The conversion candidate (and convert) transforms the born Jews' perspective on Jewish life. Converts bring fresh blood literally (yay genetics), spiritually, and philosophically. These fresh perspectives and fresh enthusiasm make Judaism "the genuine learning experience it was designed to be." But that learning experience must be a partnership.

Only when the Jewish community properly educates prospective conversion candidates (especially about the idea that there are divergent views even within orthodox Judaism, rather than the "normal" kiruv approach that there is one hashkafah) will we have conversion candidates who know how to ask questions. Only once he or she has the right question can there be a right answer.


  1. I started reading this blog a little while after I found out my mothers lineage was inconclusive & that I would have to convert, & months before I ever got up the nerve to walk to the small orthodox shul three blocks from my house. I am lucky to come from an open-minded background relatively heavy on comparative religious education, but let's face it- pretty much nothing can take away the kind of terrifying culture shock a shy, secular-raised girl will feel when she walks into a place like that, where everyone knows each other, is comfortable in a very specific, mostly unspoken protocol, and speaks (or runs the service in) the same foreign, relatively obscure language. Baruch Hashem I was immediately received with a lot of kindness and help, and now I've been davening at this wonderful little shul for about six months, I'm slowly getting integrated as I learn, & the wonderful congregational rabbi is my sponsoring rabbi. We have finally agreed upon a bet din (i live in LA, so that's a whole other adventure, oy). The reason I'm telling you my greek epic over here is that having this resource that you have constructed for people like me, I honestly feel, has made a significant difference in how this process has gone for me. My particular story (just like everyone else's, I'm sure) has a lot of moving pieces, & I think if I hadn't had access to a lot of the information you gave us, or hadn't been privy to a lot of the warnings and encouragements about the process and the culture beforehand, I don't know if I would have done this well, or ended up going orthodox, even. I'm sure you don't need things like this to tell you that this project is incredibly important and it makes a difference, but you deserve to hear it every day. Thank you so much, and good luck with your new job, your learning, and your I'm sure very soon future happy marriage.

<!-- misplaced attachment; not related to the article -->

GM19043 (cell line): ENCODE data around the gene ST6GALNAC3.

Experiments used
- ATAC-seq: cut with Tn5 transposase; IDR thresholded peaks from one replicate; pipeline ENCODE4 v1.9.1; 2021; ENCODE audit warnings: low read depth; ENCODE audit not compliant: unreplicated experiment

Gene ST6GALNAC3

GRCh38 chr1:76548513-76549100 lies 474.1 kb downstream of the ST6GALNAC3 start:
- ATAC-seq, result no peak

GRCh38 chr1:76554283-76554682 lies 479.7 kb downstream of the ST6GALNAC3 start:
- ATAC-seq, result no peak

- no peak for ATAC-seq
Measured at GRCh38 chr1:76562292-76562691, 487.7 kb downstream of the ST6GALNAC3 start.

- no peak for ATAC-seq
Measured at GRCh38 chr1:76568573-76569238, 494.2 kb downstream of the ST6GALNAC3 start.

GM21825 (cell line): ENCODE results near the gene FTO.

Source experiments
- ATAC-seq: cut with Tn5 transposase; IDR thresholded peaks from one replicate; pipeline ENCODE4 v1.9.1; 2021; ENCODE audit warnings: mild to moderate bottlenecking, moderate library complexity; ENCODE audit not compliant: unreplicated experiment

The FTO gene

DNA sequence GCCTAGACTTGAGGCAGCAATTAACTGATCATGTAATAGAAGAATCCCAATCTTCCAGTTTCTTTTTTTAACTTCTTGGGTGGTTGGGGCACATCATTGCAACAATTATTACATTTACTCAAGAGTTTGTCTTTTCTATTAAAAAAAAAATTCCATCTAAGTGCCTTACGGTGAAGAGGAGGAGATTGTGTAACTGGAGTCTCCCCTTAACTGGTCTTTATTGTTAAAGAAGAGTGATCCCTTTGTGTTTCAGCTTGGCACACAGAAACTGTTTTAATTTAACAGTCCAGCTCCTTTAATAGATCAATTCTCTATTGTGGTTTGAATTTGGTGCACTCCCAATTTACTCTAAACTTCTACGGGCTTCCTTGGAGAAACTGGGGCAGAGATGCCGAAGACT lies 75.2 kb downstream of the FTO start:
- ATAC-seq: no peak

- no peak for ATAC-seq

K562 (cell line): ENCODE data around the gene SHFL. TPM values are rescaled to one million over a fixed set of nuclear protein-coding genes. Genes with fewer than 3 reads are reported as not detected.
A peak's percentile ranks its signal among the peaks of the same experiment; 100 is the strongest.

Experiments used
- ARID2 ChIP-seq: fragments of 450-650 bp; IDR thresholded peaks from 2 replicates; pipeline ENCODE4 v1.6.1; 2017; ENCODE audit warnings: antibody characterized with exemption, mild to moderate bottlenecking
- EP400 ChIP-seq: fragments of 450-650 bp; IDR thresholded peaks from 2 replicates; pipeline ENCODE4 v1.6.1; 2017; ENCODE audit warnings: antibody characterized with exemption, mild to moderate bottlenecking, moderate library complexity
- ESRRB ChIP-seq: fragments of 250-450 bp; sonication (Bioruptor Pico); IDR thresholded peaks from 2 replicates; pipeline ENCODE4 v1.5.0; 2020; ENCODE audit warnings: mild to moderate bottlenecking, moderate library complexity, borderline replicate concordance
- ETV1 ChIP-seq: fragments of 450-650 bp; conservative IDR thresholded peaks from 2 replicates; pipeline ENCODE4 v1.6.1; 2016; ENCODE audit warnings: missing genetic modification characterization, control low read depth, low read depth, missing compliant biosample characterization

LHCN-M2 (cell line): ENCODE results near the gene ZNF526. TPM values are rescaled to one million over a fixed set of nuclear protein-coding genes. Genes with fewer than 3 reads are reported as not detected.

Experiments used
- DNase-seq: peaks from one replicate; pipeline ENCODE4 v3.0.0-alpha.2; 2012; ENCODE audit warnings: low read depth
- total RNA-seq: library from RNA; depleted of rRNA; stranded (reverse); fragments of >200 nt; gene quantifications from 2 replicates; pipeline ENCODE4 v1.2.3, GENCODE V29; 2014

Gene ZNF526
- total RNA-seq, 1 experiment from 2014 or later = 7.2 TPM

2. Yes!!! This is SO important; first, the concept of divergence, and second, the idea that questions are welcome. There are no dumb questions.
    I say this as a BT who was too afraid to ask any questions, because it was more important to "pass" for an FFB (which I was assured repeatedly that I did). When my now-husband began studying for conversion, I was amazed that he wasn't afraid to ask questions. Yes, some people maybe thought he was ignorant.
    They didn't always see his questions as a gift, but we have moved to an area where we are both safe to ask from time to time, and it has made a world of difference.

  3. Often the hardest part is that you don't know what you don't know, so it's hard to know what questions to ask.

    I love this post. :)